Lurie Children's Hospital begins restoring patient MyChart access after January cybersecurity breach

About a month and a half after its systems were breached, Lurie Children's Hospital of Chicago said it is starting to reactivate its Epic MyChart patient portal.

The process "will take place over the coming days," Illinois' largest pediatric care provider said Thursday afternoon.

The restoration will include individual MyChart functions including "online scheduling, e-check in, provider messaging, medication refill requests and—in the coming days—bill pay," the organization said. It warned families that there may still be intermittent service disruptions online and in-app, and that patient information including billing "may not immediately" be up to date since the platform was not updated during its downtime. 

"We are actively working to update the information available in MyChart with the information collected during the system downtime," Lurie Children's wrote in an online notice. "We do not have an estimate when this work will be complete, and we will provide updates as this process progresses."

Telemedicine appointments through MyChart are once again available as well, the system said.

Lurie Children's said that it took down its email, phone and MyChart systems offline on Jan. 31 as a security measure after a criminal actor gained access to its network. It has gradually been bringing those capabilities back online in the weeks since—email and most phone lines came back in mid-February, though clinicians didn't regain access to electronic health records until earlier this month. 

In the weeks following the outage's onset, the provider said it was working with law enforcement including the FBI on investigating the breach. 

Last week a ransomware group, called Rhysida, reportedly claimed it was responsible for the breach and had sold "all" of the data it stole from Lurie Children's on the dark web for about $3.4 million. The hospital told press in statements that it was aware of the claims and is still investigating.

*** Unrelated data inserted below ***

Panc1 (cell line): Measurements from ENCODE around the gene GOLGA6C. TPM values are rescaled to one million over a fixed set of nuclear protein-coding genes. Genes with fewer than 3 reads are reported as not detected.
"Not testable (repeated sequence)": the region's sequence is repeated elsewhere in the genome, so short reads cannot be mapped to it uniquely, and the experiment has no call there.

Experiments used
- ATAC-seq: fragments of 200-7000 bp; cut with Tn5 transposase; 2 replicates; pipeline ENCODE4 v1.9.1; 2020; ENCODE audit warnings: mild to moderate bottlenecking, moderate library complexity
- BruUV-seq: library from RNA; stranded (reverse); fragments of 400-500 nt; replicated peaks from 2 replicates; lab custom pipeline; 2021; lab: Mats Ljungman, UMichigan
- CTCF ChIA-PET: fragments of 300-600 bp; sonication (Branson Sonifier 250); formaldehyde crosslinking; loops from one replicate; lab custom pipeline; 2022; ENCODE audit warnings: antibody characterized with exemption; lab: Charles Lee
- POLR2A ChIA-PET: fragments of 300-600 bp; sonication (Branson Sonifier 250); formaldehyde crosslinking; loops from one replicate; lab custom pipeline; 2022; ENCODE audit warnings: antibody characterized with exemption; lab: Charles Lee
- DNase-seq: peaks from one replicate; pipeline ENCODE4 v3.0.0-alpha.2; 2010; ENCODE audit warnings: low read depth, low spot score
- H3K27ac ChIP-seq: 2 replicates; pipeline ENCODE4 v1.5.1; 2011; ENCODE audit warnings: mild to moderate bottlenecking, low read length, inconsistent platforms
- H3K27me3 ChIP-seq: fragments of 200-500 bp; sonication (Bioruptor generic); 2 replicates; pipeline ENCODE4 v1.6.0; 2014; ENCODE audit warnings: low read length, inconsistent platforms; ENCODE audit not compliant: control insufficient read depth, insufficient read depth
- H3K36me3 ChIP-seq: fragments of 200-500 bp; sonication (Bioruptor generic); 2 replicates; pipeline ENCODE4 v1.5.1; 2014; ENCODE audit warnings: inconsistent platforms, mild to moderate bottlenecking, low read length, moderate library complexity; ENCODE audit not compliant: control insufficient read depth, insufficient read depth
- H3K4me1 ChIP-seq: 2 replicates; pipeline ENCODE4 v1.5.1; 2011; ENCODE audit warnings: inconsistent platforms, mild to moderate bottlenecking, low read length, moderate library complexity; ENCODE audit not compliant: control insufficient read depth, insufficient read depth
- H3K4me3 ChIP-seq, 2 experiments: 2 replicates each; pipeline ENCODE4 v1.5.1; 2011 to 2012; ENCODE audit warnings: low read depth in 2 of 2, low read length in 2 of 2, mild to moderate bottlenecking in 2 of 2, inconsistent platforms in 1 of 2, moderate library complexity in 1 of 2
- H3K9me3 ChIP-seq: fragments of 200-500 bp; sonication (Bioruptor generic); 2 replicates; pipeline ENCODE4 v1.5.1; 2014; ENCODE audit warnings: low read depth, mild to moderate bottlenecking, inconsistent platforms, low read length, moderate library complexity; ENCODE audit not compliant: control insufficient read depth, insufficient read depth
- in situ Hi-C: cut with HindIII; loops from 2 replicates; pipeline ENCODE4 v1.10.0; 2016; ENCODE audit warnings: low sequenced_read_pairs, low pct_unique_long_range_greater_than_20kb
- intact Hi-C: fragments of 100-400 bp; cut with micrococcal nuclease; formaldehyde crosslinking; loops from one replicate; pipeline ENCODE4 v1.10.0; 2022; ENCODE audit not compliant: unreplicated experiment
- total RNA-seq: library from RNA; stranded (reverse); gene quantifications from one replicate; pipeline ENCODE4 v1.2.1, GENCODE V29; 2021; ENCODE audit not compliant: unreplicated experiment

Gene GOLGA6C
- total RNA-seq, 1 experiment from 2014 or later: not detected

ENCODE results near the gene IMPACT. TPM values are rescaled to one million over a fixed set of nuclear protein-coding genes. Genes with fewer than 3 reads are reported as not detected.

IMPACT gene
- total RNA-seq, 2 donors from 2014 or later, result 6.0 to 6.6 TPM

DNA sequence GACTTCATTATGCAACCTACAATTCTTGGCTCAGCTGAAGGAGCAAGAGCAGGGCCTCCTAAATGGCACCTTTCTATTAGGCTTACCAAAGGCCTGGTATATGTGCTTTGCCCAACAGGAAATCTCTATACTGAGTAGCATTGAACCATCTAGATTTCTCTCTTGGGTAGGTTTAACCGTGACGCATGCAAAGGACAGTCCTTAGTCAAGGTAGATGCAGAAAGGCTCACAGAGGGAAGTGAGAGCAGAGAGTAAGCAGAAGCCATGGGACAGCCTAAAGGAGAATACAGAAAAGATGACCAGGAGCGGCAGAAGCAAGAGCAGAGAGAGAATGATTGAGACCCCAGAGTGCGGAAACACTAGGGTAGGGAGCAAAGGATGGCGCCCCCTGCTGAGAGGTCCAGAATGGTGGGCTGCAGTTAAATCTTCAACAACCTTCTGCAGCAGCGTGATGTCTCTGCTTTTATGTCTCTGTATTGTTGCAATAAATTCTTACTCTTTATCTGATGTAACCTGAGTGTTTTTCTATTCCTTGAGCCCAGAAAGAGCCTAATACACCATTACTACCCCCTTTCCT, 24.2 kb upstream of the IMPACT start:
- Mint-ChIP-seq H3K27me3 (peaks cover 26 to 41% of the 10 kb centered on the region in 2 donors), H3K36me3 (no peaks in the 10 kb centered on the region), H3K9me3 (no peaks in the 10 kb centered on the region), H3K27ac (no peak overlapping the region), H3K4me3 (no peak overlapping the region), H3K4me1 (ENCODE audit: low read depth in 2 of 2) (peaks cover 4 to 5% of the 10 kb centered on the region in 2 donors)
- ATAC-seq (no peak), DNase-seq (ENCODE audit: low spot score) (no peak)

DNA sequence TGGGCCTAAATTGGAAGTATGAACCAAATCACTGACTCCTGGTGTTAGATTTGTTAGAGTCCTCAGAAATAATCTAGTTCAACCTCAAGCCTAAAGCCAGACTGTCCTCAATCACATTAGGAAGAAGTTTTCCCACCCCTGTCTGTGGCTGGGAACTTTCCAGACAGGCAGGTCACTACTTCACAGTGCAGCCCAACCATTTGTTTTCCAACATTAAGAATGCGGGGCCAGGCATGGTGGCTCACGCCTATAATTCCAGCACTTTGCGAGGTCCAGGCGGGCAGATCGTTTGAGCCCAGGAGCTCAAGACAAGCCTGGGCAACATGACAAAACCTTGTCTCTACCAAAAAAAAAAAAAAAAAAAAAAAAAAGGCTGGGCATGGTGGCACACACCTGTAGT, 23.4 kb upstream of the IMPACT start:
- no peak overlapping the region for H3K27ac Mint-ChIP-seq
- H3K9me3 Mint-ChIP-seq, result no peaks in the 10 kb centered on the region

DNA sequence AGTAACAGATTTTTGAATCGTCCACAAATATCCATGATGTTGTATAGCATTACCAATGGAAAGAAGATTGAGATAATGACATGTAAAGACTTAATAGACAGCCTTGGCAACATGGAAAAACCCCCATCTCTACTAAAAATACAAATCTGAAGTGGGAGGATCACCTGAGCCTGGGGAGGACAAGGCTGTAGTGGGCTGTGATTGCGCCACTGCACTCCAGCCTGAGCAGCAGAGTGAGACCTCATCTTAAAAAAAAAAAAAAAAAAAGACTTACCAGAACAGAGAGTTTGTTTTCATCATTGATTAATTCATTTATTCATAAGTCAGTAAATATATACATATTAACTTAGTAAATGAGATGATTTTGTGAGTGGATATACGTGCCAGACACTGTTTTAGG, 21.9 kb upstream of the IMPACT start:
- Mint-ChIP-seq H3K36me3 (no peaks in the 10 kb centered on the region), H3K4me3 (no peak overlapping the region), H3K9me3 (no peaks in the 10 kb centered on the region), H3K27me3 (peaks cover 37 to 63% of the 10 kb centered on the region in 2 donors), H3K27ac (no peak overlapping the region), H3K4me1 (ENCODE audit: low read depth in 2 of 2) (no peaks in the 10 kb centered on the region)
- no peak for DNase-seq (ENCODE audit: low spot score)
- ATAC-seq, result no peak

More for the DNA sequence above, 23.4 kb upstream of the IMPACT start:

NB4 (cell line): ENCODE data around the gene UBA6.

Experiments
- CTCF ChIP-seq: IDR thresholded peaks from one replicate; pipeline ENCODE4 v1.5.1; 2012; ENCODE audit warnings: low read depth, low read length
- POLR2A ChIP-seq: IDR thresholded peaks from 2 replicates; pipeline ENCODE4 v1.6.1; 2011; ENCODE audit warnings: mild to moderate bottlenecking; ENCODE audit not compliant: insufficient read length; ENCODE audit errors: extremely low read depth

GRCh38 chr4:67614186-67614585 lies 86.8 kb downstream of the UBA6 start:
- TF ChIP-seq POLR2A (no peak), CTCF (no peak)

Some Lurie Children's Hospital systems back online following 2-week outage

Feb. 15

Lurie Children's Hospital of Chicago said Wednesday that it has restored email systems and a majority of its phone lines after both were taken offline two weeks ago when the provider identified unauthorized access to its network.

Still, Lurie Children's Epic MyChart system "remains offline for the time being" and patients, families and community providers are being encouraged to phone the call center it launched to help coordinate calls, the hospital said.

"Our network system's restoration is ongoing and progressing," Lurie Children's wrote in a Wednesday afternoon update.

The system, which is Illinois' largest provider of pediatric services, reiterated that it continues to deliver services but that a full recovery "can take time to resolve." Last week it confirmed that the outage was triggered in line with its emergency preparedness plan after "a known criminal threat actor" accessed the network.

Feb. 8

Lurie Children's network accessed by 'criminal threat actor'

Lurie Children’s Hospital of Chicago confirmed Thursday that the past week's systems outage is the result of criminal access to its network.

The system, which is the largest pediatric provider in Illinois, initiated an emergency preparedness plan last Wednesday that involved taking its phone, email and Epic MyChart systems offline. 

"We can now confirm that our network was accessed by a known criminal threat actor," Marcelo Malakooti, chief medical officer at Lurie Children's said during a Thursday afternoon press update. "We take this matter very seriously and have been working closely around the clock with outside and internal experts, and in collaboration with law enforcement including the FBI. This is an active and ongoing investigation."